Texas Biomed Withdraws Bond Funding Request Amid Animal Welfare Protests
After hearing objections to its animal research, the Texas Biomedical Research Institute withdrew its request for funding from the city’s 2022 bond package on Thursday.
Texas Biomed, located in District 6, originally requested $ 11 million in bonds to fund infrastructure on its campus. The research center provided that number after consulting with city staff, President and CEO Larry Schlesinger said Thursday afternoon in a letter to Mayor Ron Nirenberg and City Manager Erik Walsh.
A citizens’ committee tasked with recommending bail projects for facilities to city council approved 16 projects on Thursday and kept the public art pledge at 1.5%, bringing the total bond to 134 million of dollars. The projects included municipal facilities and public security buildings such as a proposed police station in District 3, priced at $ 19 million.
Voters will see a total of six bond proposals in the May ballot, bringing the total to $ 1.2 billion. The citizens’ committees overseeing the recommendations for streets, parks, drainage and the first-ever housing bond proposal have already finalized their project lists.
The written comments submitted to the facilities committee were primarily aimed at Texas Biomed’s request, urging committee members to remove the project from its list of recommendations. Many have copied and pasted the same comment, saying primates at Texas Biomed are not receiving basic care and that a primate research center designed to study infectious disease in San Antonio is a ‘biosecurity threat’ .
In his letter on Thursday, Schlesinger supported Texas Biomed’s procedures and research.
“We regret that there has been a vocal minority who misinformed and misrepresented the work we do and denigrated our ethical, benevolent and nationally recognized animal research program,” he wrote. “As has been said before, the international scientific community recognizes that animal research is absolutely necessary to understand and advance human health, and is required by the FDA for preclinical testing of new therapies and vaccines. Texas Biomed conducts this research in a safe, compassionate, and regulated environment. “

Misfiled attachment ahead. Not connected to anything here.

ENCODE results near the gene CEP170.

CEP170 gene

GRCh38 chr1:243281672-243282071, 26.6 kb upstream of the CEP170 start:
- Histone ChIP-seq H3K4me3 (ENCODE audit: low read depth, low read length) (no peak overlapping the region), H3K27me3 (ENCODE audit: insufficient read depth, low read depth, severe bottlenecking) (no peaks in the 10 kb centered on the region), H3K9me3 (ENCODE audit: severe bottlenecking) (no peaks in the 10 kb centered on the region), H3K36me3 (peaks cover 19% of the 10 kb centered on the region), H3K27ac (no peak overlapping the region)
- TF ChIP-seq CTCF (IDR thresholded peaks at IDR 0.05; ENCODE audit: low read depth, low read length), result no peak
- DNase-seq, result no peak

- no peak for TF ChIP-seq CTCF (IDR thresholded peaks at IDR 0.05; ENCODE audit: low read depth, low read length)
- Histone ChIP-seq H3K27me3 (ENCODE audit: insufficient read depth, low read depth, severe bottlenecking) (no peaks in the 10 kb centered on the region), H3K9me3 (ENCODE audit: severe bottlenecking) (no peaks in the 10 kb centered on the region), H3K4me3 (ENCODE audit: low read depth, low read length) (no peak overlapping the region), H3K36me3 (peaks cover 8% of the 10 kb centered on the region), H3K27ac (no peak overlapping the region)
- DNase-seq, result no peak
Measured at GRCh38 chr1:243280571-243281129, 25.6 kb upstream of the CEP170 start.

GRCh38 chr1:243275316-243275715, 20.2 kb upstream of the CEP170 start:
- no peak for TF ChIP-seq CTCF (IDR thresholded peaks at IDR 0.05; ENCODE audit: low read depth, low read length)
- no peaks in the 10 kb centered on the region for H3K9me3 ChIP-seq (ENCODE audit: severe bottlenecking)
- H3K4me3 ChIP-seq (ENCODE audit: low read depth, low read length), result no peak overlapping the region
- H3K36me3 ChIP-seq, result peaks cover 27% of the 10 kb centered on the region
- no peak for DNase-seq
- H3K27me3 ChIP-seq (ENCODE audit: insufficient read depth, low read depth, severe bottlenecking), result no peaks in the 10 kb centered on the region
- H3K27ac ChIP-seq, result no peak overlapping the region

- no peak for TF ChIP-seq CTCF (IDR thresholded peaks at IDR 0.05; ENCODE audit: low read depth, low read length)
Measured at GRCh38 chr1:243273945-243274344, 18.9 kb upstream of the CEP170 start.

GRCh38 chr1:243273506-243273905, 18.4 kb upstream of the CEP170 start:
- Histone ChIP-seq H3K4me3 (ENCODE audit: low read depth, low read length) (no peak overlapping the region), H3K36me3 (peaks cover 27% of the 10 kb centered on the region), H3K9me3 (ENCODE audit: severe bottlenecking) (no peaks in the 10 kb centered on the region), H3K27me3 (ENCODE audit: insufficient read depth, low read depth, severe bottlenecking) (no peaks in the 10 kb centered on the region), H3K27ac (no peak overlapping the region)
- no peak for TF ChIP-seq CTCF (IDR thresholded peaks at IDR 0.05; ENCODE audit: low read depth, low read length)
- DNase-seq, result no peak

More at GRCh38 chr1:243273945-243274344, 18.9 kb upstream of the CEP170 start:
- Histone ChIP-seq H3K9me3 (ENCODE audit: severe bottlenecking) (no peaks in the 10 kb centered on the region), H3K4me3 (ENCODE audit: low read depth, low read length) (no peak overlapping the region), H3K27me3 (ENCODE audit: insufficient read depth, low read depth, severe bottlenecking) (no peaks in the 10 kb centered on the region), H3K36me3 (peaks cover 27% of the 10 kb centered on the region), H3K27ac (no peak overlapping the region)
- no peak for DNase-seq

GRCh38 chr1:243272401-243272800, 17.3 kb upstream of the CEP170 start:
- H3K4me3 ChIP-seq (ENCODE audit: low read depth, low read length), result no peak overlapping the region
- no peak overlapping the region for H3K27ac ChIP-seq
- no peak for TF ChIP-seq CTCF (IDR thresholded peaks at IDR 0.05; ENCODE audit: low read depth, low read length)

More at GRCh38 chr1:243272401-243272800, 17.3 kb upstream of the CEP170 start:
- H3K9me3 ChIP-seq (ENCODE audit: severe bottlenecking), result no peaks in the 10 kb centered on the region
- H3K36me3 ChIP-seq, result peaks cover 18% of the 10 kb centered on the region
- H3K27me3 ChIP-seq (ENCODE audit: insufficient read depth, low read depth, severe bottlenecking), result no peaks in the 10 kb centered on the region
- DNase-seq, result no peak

A spokesperson for Texas Biomed thanked city staff and city council for supporting their bail request.
“However, we recognize that the committee must consider many competing priorities, so we decided it was best to work with the city on alternative funding options for the Institute’s infrastructure project and withdrew our deposit request “, Lisa Cruz, vice president of communications, said in a statement.
With the $ 11 million released, committee members voted to invest $ 10 million in a new fire station in District 5 and $ 1 million in a new meals-on-wheels facility in San Antonio.
While $ 10 million will not fund an entire new fire station, City Councilor Teri Castillo (D5) has said she will seek the $ 2.5 million still needed to build one. The proposed fire station would replace a former fire station facing problems with heating, electricity and inadequate bathrooms for female firefighters.
City council will hear the draft recommendations from the bond committees in January and finalize the list in February.